Setup and Config
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Inspection and Comparison
- Command-line interface conventions
- Everyday Git
Read a patch from the standard input and compute the patch ID for it.
A "patch ID" is nothing but a sum of SHA-1 of the file diffs associated with a patch, with whitespace and line numbers ignored. As such, it’s "reasonably stable", but at the same time also reasonably unique, i.e., two patches that have the same "patch ID" are almost guaranteed to be the same thing.
IOW, you can use this thing to look for likely duplicate commits.
When dealing with git diff-tree output, it takes advantage of the fact that the patch is prefixed with the object name of the commit, and outputs two 40-byte hexadecimal strings. The first string is the patch ID, and the second string is the commit ID. This can be used to make a mapping from patch ID to commit ID.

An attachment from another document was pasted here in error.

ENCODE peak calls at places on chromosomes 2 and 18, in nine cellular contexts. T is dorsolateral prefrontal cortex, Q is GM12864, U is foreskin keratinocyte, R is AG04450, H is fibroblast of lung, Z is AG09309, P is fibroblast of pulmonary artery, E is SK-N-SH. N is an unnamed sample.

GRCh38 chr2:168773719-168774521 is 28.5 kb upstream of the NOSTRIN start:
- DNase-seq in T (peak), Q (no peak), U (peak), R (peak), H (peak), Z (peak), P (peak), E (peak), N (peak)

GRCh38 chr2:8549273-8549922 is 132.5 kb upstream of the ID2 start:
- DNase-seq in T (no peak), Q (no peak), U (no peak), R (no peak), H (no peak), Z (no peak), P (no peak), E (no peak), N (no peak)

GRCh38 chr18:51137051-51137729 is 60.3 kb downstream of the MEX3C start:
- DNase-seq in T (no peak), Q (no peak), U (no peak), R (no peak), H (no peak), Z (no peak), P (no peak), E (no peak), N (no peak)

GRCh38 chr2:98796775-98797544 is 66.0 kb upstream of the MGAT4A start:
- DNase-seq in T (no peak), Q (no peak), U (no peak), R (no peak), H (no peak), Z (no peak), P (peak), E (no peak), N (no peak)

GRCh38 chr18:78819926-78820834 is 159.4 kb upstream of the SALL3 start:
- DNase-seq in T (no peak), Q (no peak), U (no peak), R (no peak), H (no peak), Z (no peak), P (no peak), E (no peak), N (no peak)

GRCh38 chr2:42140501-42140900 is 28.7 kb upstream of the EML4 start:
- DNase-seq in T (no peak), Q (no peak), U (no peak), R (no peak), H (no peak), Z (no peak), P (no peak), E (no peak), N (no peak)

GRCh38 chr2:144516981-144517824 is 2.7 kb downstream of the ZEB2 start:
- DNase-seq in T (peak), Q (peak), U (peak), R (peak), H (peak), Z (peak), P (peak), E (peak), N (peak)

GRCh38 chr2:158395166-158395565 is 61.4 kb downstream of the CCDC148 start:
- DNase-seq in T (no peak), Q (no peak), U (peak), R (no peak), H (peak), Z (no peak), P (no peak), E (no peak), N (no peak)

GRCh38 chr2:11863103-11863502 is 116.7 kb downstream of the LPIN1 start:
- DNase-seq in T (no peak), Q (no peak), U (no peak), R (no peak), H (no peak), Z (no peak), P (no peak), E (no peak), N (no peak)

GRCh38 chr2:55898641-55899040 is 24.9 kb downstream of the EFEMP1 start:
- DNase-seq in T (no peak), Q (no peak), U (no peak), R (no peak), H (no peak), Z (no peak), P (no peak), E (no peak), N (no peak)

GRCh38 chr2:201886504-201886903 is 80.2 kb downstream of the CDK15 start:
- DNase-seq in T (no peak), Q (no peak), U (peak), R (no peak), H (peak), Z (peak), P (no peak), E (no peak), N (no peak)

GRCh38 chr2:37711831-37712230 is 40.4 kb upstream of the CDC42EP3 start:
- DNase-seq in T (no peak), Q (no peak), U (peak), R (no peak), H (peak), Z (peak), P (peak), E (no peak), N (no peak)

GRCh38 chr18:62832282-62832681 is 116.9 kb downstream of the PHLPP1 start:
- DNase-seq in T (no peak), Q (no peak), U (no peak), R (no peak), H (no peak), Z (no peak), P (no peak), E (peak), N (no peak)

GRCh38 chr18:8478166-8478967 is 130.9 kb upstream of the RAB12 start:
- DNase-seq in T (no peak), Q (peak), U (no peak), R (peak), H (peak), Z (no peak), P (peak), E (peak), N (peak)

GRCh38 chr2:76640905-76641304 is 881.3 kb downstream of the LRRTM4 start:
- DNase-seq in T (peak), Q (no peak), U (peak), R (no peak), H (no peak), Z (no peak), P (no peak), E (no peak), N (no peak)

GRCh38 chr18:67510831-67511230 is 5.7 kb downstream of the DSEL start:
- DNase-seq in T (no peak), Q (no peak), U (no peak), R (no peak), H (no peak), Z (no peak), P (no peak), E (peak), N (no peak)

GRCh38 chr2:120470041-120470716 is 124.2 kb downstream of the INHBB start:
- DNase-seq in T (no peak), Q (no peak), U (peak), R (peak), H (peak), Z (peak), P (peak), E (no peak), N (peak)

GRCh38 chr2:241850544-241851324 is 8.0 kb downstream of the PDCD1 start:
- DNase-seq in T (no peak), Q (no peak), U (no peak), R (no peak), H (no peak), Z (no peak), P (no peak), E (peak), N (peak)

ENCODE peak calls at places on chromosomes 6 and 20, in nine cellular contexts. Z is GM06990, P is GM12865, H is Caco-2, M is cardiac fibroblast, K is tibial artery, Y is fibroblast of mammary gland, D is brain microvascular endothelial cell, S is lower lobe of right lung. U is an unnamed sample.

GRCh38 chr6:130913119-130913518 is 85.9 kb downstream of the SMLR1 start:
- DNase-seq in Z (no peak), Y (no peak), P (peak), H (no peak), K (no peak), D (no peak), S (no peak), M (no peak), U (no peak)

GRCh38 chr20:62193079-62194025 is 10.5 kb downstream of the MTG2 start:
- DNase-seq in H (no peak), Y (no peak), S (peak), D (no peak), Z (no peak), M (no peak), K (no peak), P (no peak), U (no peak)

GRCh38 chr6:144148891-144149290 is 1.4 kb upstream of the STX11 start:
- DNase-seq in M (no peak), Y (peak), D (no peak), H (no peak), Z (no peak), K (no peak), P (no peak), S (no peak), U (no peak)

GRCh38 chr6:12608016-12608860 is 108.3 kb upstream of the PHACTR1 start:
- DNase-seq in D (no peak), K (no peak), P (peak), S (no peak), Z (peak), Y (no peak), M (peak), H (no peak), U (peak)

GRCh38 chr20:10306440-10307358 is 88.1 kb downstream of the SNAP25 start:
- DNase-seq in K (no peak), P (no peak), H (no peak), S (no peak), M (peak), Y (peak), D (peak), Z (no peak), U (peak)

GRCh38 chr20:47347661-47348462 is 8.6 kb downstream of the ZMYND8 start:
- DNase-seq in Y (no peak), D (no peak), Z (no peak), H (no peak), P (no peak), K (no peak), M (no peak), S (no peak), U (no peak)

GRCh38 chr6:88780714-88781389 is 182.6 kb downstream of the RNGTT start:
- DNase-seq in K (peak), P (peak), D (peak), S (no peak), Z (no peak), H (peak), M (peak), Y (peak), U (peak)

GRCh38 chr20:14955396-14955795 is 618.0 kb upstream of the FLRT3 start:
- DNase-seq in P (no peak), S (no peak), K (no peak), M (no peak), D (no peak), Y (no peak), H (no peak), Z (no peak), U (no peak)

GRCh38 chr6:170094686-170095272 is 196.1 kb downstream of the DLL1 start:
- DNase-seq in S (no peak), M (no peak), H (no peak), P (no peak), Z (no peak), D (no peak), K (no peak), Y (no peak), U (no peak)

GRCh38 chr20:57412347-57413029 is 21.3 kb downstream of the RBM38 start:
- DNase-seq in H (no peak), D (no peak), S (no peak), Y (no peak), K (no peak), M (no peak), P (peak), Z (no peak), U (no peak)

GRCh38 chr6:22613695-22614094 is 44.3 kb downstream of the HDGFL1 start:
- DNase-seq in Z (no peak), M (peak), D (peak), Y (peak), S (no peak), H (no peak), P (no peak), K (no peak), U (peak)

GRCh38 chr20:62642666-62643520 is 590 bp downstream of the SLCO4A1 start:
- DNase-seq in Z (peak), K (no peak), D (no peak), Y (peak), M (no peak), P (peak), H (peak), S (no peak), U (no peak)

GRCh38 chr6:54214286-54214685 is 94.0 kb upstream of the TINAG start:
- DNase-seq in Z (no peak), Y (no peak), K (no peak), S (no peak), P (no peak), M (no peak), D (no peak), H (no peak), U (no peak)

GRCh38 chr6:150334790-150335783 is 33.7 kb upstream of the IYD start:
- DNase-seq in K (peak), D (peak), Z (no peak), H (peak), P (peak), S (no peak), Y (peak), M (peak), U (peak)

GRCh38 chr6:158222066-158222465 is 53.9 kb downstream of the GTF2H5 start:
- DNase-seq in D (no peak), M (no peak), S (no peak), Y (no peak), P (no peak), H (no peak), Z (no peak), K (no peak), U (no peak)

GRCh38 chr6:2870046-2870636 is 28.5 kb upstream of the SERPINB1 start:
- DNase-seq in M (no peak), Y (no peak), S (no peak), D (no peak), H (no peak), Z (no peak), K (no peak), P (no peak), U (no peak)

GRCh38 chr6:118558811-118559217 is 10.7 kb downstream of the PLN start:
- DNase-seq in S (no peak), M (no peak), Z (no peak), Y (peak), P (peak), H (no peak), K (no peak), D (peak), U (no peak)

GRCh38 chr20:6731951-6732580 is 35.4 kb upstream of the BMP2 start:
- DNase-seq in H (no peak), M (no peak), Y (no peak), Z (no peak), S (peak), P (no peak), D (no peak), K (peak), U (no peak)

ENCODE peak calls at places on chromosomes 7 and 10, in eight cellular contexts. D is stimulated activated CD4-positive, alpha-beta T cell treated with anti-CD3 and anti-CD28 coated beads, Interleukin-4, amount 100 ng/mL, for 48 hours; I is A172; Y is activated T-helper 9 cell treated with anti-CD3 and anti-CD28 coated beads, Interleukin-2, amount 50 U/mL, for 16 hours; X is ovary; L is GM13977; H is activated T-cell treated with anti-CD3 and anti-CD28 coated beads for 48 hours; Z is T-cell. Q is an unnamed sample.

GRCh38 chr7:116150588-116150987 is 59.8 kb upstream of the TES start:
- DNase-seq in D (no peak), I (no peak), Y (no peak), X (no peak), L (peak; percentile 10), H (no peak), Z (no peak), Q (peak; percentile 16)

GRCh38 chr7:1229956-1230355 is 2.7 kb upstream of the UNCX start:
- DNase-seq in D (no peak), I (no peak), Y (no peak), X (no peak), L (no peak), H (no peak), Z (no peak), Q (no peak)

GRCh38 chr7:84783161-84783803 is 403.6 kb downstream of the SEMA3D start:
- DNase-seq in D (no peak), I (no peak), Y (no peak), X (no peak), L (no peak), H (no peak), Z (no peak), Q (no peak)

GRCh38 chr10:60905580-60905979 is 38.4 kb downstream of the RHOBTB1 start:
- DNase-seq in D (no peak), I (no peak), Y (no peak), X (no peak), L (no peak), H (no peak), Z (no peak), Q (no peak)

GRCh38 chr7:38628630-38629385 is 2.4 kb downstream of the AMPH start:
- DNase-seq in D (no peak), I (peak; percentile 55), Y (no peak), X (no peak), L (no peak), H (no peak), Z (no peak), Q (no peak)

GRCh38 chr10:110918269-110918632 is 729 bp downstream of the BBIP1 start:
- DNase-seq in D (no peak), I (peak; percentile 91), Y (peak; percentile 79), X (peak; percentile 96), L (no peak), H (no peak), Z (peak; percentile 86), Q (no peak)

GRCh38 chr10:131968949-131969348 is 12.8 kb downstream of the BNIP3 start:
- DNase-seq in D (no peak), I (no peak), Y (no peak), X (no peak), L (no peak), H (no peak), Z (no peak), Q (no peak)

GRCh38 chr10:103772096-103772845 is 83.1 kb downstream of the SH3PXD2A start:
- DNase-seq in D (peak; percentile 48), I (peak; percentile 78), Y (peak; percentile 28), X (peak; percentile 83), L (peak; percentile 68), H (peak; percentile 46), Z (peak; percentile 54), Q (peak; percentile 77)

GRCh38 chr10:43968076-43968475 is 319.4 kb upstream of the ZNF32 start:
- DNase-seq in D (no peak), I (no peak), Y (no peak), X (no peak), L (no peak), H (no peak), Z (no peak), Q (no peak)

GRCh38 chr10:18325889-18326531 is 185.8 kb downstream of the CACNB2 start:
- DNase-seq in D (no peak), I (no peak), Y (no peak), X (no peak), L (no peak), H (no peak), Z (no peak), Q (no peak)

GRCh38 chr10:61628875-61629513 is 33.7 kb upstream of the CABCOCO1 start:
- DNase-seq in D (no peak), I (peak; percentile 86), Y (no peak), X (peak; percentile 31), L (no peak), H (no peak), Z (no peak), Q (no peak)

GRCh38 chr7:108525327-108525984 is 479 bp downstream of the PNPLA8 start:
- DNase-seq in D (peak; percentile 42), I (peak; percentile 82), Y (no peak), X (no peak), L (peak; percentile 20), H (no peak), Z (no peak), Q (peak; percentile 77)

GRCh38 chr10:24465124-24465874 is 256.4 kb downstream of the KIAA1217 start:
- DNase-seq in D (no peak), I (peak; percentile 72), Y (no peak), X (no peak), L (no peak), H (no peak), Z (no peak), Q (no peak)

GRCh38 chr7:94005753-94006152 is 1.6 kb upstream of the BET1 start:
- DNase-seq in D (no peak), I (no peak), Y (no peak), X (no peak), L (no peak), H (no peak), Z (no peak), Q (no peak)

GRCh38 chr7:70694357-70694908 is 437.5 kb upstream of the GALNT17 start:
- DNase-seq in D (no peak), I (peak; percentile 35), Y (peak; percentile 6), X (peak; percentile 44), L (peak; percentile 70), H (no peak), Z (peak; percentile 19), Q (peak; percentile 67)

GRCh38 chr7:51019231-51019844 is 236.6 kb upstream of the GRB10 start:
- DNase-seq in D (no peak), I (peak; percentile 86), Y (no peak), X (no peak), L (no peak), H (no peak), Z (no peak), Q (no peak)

Use a "stable" sum of hashes as the patch ID. With this option:
Reordering file diffs that make up a patch does not affect the ID. In particular, two patches produced by comparing the same two trees with two different settings for "-O<orderfile>" result in the same patch ID signature, thereby allowing the computed result to be used as a key to index some meta-information about the change between the two trees;
Result is different from the value produced by git 1.9 and older or produced when an "unstable" hash (see --unstable below) is configured - even when used on a diff output taken without any use of "-O<orderfile>", thereby making existing databases storing such "unstable" or historical patch-ids unusable.
This is the default if patchid.stable is set to true.
Use an "unstable" hash as the patch ID. With this option, the result produced is compatible with the patch-id value produced by git 1.9 and older. Users with pre-existing databases storing patch-ids produced by git 1.9 and older (who do not deal with reordered patches) may want to use this option.
This is the default.
Part of the git suite